Last night, if you were watching the second part of the BBC’s documentary on the Scottish game you’ll have heard Alex McLeish make a somewhat stunning admission. There’s been nothing about it in the mainstream press, of course, who don’t seem to consider it worthy of further comment, but it’s one that has tipped the balance of debate over Lord Nimmo Smith, to hand us a very formidable weapon when the issue of title stripping arises again.
McLeish told the BBC that his successes would not have been possible without the club being able to pay players through the Employee Benefit Trusts.
This is hardly earth-shattering news; it’s common currency amongst the fans of Scottish football that what Rangers did was financial doping, but this is the first time a high profile beneficiary of that has said so since David Murray stated the obvious some years back and admitted the purpose was to buy players that “we otherwise wouldn’t have been able to afford.”
Some people, myself included, believe Alex McLeish to have been the best Rangers manager of their last 20 years in existence. He won two league titles, three League Cups and two Scottish Cups in his time there and he did this whilst Celtic was managed by the great Martin O’Neill. Those are achievements which deserve to be taken seriously.
I’ve always liked McLeish. I never thought of him as a bad guy; certainly we never saw him become the sneering goon McCoist turned into, and he was not as arrogant and full of himself as his predecessor Advocaat. He wasn’t revered like the over-rated cynical fraud Smith and he didn’t bitch and moan, unlike Warburton. I thought he always handled himself with a certain dignity and class. He’s a guy I was glad to see the back of over there.
It’s no surprise to me to hear McLeish tell the truth about these things.
He was under-appreciated at that club, and made the scapegoat for failings elsewhere. It is typically modest of him now, looking back, to ascribe his successes to the underhanded and corrupt way the club was run. A lesser man would have looked the other way, and never invited those kind of questions.
I actually think he sells himself a little short, because whilst I agree with him when he says the club would not have won those titles without cheating (their winning margins, on both occasions, were staggering small; a single goal in 2002-03 and a single point in 2004-05) it’s clear he’d have run us closer than most, regardless.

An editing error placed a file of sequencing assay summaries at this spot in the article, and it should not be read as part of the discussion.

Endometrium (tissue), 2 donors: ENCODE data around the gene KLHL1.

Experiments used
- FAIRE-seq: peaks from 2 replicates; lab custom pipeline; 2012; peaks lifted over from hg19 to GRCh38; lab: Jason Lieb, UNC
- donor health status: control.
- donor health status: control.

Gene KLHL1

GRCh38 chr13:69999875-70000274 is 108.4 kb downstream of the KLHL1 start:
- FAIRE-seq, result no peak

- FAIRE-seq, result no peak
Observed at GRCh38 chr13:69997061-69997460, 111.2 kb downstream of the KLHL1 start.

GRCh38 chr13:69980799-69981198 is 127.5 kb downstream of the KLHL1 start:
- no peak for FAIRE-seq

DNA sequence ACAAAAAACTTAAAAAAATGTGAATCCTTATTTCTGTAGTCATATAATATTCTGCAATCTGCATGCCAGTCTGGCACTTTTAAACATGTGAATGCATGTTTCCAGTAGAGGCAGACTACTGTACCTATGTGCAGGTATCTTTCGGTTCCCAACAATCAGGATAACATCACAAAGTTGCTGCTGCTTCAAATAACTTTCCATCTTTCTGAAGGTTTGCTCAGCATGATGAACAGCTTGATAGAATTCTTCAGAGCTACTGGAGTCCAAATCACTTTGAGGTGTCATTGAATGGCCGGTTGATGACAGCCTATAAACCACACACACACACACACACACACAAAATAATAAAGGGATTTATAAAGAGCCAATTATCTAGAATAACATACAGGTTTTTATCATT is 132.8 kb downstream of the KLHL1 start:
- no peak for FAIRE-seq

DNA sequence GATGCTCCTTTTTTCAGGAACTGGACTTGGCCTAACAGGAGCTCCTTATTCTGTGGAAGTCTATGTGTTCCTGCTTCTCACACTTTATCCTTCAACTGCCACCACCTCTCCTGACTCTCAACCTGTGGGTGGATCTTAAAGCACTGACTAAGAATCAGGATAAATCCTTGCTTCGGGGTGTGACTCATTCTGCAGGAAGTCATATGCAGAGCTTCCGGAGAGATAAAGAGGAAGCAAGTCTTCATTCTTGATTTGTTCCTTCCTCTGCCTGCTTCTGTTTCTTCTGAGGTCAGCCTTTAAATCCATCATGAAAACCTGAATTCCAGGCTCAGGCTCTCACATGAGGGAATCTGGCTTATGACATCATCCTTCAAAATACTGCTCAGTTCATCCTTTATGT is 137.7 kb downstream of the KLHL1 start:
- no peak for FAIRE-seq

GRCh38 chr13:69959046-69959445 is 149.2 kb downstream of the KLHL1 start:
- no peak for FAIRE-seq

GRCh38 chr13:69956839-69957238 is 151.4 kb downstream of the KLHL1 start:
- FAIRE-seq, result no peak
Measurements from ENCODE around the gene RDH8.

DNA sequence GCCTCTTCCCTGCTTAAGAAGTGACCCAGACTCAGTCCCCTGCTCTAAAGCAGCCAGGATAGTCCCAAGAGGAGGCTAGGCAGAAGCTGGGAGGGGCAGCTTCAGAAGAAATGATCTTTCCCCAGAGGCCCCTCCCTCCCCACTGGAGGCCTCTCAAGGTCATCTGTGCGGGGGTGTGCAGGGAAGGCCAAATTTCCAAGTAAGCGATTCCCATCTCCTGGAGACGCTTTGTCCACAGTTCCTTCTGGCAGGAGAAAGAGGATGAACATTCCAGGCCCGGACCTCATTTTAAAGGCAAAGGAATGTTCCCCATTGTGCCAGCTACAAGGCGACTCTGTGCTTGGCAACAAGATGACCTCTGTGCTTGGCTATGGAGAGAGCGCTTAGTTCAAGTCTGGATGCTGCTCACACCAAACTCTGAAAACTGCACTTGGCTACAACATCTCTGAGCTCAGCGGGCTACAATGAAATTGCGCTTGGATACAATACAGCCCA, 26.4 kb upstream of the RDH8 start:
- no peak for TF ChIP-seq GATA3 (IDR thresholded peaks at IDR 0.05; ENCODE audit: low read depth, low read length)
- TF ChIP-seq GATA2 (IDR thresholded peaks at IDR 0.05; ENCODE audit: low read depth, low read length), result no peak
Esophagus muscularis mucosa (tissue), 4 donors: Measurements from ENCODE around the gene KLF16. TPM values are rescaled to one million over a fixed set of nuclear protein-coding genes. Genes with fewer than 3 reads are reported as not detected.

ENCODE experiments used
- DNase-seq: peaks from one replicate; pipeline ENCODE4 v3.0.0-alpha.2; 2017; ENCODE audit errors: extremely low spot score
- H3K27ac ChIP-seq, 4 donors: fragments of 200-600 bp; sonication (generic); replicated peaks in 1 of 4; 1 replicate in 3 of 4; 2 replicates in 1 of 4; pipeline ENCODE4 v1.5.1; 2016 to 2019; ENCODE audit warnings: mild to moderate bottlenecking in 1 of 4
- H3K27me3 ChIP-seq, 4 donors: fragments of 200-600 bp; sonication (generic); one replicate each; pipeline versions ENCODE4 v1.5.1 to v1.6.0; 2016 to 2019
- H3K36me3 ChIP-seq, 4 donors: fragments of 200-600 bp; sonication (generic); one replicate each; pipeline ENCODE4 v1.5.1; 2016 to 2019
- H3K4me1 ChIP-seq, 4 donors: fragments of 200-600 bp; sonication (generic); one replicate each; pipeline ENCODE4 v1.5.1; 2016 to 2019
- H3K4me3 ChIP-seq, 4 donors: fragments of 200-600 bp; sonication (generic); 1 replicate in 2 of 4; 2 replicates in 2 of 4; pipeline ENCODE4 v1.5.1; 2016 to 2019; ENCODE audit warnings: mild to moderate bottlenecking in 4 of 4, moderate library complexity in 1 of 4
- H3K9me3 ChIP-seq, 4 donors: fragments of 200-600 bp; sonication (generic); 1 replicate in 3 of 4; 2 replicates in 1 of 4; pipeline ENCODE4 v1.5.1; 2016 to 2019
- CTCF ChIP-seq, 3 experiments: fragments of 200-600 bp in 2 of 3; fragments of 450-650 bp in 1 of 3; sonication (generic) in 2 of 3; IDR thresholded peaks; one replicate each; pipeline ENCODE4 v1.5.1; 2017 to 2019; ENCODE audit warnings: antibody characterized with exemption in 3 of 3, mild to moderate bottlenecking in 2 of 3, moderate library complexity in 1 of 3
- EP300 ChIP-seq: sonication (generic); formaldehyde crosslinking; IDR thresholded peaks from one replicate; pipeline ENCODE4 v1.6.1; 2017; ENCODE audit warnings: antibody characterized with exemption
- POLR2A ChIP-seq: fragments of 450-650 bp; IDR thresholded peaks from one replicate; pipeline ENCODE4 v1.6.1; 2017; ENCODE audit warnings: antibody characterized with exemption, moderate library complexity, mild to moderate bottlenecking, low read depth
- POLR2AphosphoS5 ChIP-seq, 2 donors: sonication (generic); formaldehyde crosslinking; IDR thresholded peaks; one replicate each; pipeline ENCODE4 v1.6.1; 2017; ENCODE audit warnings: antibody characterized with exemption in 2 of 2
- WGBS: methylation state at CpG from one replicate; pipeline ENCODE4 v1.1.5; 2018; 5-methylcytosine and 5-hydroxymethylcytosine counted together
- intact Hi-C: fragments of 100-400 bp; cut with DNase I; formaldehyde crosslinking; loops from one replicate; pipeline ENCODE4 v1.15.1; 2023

It is an amazing admission for any number of reasons, but first and foremost amongst them is that it destroys, utterly, the central reason why titles weren’t stripped during the Lord Nimmo Smith inquiry, which now stands as one of the most dishonest exercises in the history of sport. A no title stripping guarantee was given, in secret, to people at Ibrox as an ancillary to the disgraceful Five Way Agreement, and the scope of the inquiry itself was deliberately restricted so as to exclude the Wee Tax Case, with all the damaging connotations of that.
There are some of us who’ve long argued the LNS verdict should be set aside and the Court of Arbitration for Sport should get to give the final, irrevocable verdict on this matter. When the Big Tax Case reaches the Supreme Court, a lot of us will be watching it carefully.
At this moment in time, the verdict, as written, says Rangers won those titles by fraud.
If that’s upheld then McLeish’s comments last night drive a wrecking ball through the “official” version of those years, and the issue of removing those tainted titles from the record will, once again, be back up for discussion and debate.
We all owe a debt of gratitude to McLeish for bringing this issue front and centre in the way he’s done it. I would have hoped some in the media would acknowledge the same, but I’m not going to hold my breath waiting for them.